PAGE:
Jam Hut and Hornby Bivvy
by Megan Sety
We had booked flights to Christchurch with the plan to go over Ball Pass in the Mount Cook area. But the weather forecast was for rain throughout the main divide and high winds everywhere. The Seaward Kaikoura Range seemed about the only place that would be dry and not blowing a gale. When talking about alternative trips, Tony piped up that he knew a nice and easy 3-day trip to visit Jam Hut in the Kaikouras. He’d been there several times before. That sounded good to me and Fiona.
So it was that at 9 pm on Friday night, we were getting out of the car to inspect what looked like the Clarence Valley Road driving directly into the Clarence River. Tony was certain there was a bridge before, but there was no bridge now. There wasn’t even evidence that a bridge had once existed. We hopped back in the car, inspected the map a dozen times and concluded that the Kaikoura earthquake of 2016 must have wiped out the bridge, since there was a bridge on all of our maps at the exact place we had been.
This prompted a discussion that revealed Tony’s previous trips were pre-earthquake and other than Fiona checking Jam Hut still existed, none of us had done any research to verify that our intended trip was still possible post-earthquake. This would have been an opportune time to practice one of Ken MacIver’s communication pauses to consider our next decisions.
Instead we focused on finding a place to camp for the night since we were clearly not going to make it to our intended road end. Settling on the Puhi Puhi camping area, I did some googling on the way there.
We determined indeed the Clarence Valley Road bridge had been destroyed and as yet nothing had been replaced. Comparing District Council notes, a Stuff article and the map, we determined that we could still reach our road end by driving up the Waipapa Road, parking the car at the obvious ford over the confluence of the Wharekiri and Miller Streams, and walking an extra 5 km to the originally intended road end where Waiautoa Road meets George Stream. We’re trampers after all, so what’s a little walking.
The next morning on the way out, we happened on the Middle Hill Mountain Bike Park and decided to call in and confirm the road was publicly accessible. The guys confirmed indeed it was and they even thought we might get our 2-wheel drive car across the ford. When we got there, we thought better of risking an extra couple hours trying to tow our hire car out of the river, so we parked and walked the extra 5 kms. It’s not a bad walk as 4-wheel-drive roads go and we had a fantastic vantage of where the Clarence Valley Road and bridge once were. Though in the future I’d recommend asking the mountain bike park if they would offer a shuttle trip for a fair price!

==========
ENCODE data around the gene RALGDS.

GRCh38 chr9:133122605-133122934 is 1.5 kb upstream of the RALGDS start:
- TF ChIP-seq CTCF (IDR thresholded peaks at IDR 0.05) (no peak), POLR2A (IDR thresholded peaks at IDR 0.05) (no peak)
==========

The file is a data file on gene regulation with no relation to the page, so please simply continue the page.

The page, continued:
We got to our proper road end and then started ambling up the George Stream which initially looks like a classic South Island braided river. But after 5 km turns into a nice little stream with boulders to clamber over. Slowly the banks steepen and the stream feels a bit more gorgy, both beautiful and fun to travel up.
Eventually we got to the turn off point to head towards George Saddle. Tony had previously had some serious navigational fun getting to the saddle. So his memory of the best approach was pretty useful here. The headwaters of the George stream is a maze of streams. We’d suggest getting yourself in the stream marked in our GPS track and continuing up it until it looks better to get out of the creek and head up the true right of the stream. We stumbled across a few cut branches—you might get lucky and find those as confirmation or you might just bash your way all the same. The scree isn’t very good going on the approach to the saddle from the south side, so your best bet is finding a route up through the most solid looking vegetation.
The wind was whipping when we got to George Saddle but we had fantastic views. The scree down the other side is perfect to descend in about 5 minutes. Since we were running a bit behind our schedule, we decided to end the day sensibly at 6pm and camped alongside the Doddemeade Stream—about 30 minutes down from the saddle.
The next morning we had a dawn chorus of bellbirds and blue skies. We easily made our way down to Jam Hut for morning tea. It was empty but we scoured the hut book for reports related to our planned route to Hornby Bivvy. We were hoping for confirmation that it was do-able post-earthquake. So far we hadn’t seen too much to indicate significant changes to the terrain, but Fiona and I were still nervous about the uncertain nature of what was ahead. Tony was convinced it would be fine. He’d been here four times before and one of those included getting a WTMC group of 10 people along the same route.
The intentions book had an entry pre-earthquake that included our route to Hornby and some alternative options. I’ll let the entry speak for itself: